Bloodsport might have been his first major role, but Nowhere to Run was Van Damme’s breakout!
The script seemed to sit on hold for years, and then came Robert Harmon (The Hitcher) to direct. There will be some slight spoilers ahead, so if somehow you have not seen this movie yet, proceed with caution.
Jean-Claude Van Damme on the Run!
The film starts off with Van Damme’s character, Sam, being broken out of a prison transport bus by his friend Billy. Billy ends up getting killed, while Sam is able to escape and goes on the run. From there we meet Rosanna Arquette’s character, and her two kids played by Kieran Culkin and Tiffany Taubman.
Arquette is a recently widowed single mom trying to keep things going, while fighting off greedy developers who are after her land. Sam camps out and watches from a distance for a while, since when do peeping Tom’s ever look like that?! He was not ET like first thought, but he ended up being the family’s guardian angel.
Van Damme Tries Out a New Role
I must stress especially for what he did up until then, this film was totally different for Van Damme, while some do not love it because it does not feature his signature helicopter kick or really any kicks for that matter, the fight sequences are no less hard hitting.
They are grounded, but done so well, they are no less exciting. This movie just oozes classic in every sense of the word and as you will hear me say a lot, they truly don’t make them like this anymore. One of the key ingredients for these old school movies is that they have to come with cool one liners as well.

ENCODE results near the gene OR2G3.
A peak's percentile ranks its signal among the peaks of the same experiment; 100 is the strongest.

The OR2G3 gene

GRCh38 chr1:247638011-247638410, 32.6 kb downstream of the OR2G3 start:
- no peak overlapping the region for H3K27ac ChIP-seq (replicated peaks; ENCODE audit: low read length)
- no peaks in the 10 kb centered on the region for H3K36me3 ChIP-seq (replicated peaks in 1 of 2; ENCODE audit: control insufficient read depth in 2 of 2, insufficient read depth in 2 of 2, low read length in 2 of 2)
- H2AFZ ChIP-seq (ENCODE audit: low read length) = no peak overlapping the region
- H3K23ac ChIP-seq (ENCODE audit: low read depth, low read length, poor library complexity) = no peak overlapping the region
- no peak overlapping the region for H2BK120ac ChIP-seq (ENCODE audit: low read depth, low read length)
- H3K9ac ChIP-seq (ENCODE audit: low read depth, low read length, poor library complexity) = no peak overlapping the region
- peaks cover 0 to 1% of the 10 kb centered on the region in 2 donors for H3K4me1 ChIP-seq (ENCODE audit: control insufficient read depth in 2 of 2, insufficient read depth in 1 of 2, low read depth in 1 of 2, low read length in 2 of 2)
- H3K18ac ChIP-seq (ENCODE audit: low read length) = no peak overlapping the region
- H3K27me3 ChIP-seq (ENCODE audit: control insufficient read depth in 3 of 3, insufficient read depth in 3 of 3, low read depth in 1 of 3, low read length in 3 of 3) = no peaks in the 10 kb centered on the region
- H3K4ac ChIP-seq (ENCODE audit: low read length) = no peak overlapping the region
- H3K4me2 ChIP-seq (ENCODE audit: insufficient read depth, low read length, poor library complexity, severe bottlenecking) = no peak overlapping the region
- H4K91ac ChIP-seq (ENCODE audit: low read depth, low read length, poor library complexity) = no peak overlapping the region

This one does not leave you disappointed either, my favorite being when he first steps out to defend the family while in their truck, they ask who he is and he says “I’m the parking attendant and you’re disturbing my customers.”
How Ultimate is it?
Nowhere to Run is full of heart and as the story develops, you find yourself really pulling for the characters and buying into the growing relationship chemistry between Van Damme and Arquette. They say kids say the darndest things and they do here, providing some light-hearted moments.
Serving in the bad guy department is memorable, sleazy performances from Ted Levine and Joss Ackland. While Edward Blatchford is great as the sheriff torn between good and bad.
A memorable motorcycle chase leading up to the finale is also one of the highlights of this story driven, early 90s Van Damme outing that proves he can hold his own in the acting as well as the ass kicking department.
It has held up so well over the years and one that I never get tired of going back to.